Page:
Rapid heart rhyhtms and their treatment
The normal heart beat is initiated in a natural pacemaker, a collection of specialised conducting cells, in one of the upper chambers of the heart (the right atrium). This impulse travels from this chamber via a channel of conducting tissue to spread into the lower heart chambers (the ventricles). It causes the heart muscle to contract rhythmically which, in turn, pumps blood to the lungs and around the body. Abnormalities of this system include a second and abnormal channel through which the impulse can also pass from the upper chambers to the lower, or more importantly from the lower chambers back into the upper ones. If the latter happens, a self-perpetuating rapid heart rate (tachycardia) may occur which can cause inefficient pumping of blood and the risk of an incapacitation.
One example of this type of heart abnormality is called the Wolff-Parkinson-White (WPW) pattern, when it only appears on an electrocardiogram (ECG), or WPW syndrome, when it is associated with rapid heart rates. There is a typical resting ECG appearance which shows the heart impulse transmitted down the abnormal channel (this is called pre-excitation) as well as the normal way. This is usually an unexpected finding on a pilot’s ECG at the initial medical examination, but the pattern can also appear intermittently, and may only be discovered during a pilot/ATCO’s career.
Applicants who present with this pattern on an ECG will require further tests to determine the risk of a rapid heart rate occurring. These include tests to try and stimulate the heart to go into an abnormal rhythm under controlled conditions. If the tests are satisfactory (ie, it is difficult or impossible to provoke an abnormal rhythm) certification is possible. This is shown in the protocols at the foot of this page.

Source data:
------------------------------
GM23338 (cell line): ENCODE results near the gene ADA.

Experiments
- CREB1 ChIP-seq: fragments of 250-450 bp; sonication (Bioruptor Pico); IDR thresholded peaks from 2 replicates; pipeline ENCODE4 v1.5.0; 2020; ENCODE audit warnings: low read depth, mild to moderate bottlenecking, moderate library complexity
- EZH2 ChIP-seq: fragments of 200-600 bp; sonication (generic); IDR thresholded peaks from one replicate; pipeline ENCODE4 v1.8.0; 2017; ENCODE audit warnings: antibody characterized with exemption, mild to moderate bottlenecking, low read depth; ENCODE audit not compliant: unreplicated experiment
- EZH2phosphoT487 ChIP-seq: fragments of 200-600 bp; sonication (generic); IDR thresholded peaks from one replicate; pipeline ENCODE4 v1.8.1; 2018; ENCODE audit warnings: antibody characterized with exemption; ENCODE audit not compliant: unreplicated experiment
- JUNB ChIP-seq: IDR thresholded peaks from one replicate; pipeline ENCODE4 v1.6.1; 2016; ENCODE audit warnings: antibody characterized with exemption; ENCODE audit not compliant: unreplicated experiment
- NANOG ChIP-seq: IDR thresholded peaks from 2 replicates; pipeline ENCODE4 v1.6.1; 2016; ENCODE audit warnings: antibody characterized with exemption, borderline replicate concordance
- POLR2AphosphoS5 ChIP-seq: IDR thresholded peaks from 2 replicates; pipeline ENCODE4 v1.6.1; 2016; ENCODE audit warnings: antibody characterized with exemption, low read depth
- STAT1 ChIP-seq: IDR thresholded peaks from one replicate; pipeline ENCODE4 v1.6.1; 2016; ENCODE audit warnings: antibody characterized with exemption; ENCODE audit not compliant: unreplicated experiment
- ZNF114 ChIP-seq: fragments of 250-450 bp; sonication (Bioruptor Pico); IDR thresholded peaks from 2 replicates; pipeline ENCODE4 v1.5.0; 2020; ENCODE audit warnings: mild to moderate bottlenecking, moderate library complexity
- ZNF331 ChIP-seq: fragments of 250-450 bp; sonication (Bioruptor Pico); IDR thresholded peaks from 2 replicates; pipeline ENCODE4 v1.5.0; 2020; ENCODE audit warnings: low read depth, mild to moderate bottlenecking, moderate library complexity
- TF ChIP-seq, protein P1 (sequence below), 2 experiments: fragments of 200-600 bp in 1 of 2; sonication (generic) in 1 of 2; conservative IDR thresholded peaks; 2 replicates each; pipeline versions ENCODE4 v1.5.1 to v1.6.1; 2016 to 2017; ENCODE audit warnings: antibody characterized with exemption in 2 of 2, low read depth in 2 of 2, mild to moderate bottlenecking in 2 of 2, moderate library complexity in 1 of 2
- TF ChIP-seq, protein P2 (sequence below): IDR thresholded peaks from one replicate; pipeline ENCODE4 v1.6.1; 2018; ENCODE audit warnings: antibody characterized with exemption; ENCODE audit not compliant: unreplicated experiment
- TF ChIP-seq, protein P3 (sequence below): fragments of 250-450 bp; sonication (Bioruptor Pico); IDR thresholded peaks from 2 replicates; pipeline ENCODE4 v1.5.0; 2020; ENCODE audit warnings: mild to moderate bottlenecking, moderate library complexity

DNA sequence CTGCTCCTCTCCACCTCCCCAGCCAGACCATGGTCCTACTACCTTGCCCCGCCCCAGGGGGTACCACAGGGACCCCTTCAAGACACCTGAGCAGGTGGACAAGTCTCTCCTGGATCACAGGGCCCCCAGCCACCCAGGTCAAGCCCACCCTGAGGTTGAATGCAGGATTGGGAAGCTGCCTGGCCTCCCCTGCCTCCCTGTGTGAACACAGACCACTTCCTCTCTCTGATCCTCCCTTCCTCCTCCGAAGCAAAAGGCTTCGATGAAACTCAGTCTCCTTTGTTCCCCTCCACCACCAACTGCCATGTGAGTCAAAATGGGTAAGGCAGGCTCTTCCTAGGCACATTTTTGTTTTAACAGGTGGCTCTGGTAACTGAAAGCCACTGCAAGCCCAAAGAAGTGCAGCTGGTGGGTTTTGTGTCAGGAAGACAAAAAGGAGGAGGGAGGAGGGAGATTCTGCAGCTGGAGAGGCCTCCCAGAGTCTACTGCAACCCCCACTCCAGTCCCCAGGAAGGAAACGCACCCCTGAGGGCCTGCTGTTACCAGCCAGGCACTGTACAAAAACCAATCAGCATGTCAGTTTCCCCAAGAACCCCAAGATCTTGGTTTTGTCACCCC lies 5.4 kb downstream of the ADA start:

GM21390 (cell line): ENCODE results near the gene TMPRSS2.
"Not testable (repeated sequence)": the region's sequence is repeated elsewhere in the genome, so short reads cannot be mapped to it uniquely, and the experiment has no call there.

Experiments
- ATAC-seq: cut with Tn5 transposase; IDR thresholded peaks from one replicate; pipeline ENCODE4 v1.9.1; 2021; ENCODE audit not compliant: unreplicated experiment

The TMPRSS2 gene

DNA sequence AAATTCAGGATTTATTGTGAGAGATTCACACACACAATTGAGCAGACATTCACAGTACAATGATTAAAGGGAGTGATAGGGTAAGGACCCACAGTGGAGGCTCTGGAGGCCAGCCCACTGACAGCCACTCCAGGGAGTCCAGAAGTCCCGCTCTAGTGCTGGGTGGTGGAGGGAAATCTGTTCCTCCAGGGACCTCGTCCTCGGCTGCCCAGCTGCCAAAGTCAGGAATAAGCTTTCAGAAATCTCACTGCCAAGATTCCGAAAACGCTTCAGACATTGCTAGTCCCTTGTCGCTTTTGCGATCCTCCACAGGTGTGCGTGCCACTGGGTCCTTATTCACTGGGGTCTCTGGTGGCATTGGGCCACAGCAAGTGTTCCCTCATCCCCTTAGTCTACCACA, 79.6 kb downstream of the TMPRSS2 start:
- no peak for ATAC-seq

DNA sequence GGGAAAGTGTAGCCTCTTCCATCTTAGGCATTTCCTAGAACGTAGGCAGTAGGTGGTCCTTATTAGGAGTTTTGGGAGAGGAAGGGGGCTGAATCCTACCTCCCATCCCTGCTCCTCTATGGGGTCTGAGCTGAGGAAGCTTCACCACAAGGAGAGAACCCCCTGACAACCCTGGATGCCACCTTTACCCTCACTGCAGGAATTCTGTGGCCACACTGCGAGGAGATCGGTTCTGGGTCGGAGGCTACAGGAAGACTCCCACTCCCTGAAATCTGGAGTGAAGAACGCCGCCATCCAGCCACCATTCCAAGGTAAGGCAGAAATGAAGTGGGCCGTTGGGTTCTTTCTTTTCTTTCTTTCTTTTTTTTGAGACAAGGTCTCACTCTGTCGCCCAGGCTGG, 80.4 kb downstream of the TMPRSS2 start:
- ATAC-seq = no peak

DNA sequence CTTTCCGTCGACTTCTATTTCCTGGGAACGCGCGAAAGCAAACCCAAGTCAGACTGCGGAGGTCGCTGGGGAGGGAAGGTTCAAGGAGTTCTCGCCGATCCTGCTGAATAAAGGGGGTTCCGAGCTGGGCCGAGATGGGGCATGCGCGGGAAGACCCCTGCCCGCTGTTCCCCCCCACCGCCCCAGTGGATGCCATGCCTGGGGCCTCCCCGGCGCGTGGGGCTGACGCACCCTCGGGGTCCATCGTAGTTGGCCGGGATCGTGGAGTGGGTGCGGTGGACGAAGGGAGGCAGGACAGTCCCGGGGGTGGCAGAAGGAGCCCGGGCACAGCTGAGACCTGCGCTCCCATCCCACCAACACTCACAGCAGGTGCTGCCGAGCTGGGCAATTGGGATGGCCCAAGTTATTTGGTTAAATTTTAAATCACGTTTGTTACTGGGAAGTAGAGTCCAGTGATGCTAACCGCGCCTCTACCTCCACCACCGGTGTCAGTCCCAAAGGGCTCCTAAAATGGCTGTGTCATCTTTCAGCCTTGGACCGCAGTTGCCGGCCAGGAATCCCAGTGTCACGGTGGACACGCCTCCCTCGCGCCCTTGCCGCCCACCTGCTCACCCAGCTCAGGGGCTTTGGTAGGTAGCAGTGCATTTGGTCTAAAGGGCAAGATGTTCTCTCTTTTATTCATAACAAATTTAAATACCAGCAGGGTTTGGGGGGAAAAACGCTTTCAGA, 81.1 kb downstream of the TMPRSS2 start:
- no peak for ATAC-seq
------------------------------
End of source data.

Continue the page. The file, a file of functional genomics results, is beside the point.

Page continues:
If the tests are not satisfactory in the WPW syndrome, or if there are other causes of recurring tachycardia (includes atrio-venticular nodal re-entry tachycardia (AVNRT), atrial flutter and atrial fibrillation) then certification is not possible without treatment. The UK CAA would always discourage a person from having such treatment purely to gain a medical certificate, but it may actually be advised by your doctors on general health grounds. During this treatment a small electrode is introduced into the heart chambers, the offending area of the heart which conducts the aberrant impulse is located, and it is then destroyed with an electrical current. This is called ‘ablation’ and is now a common procedure for many types of abnormal heart rhythm.
The protocols for certificaiton are given below.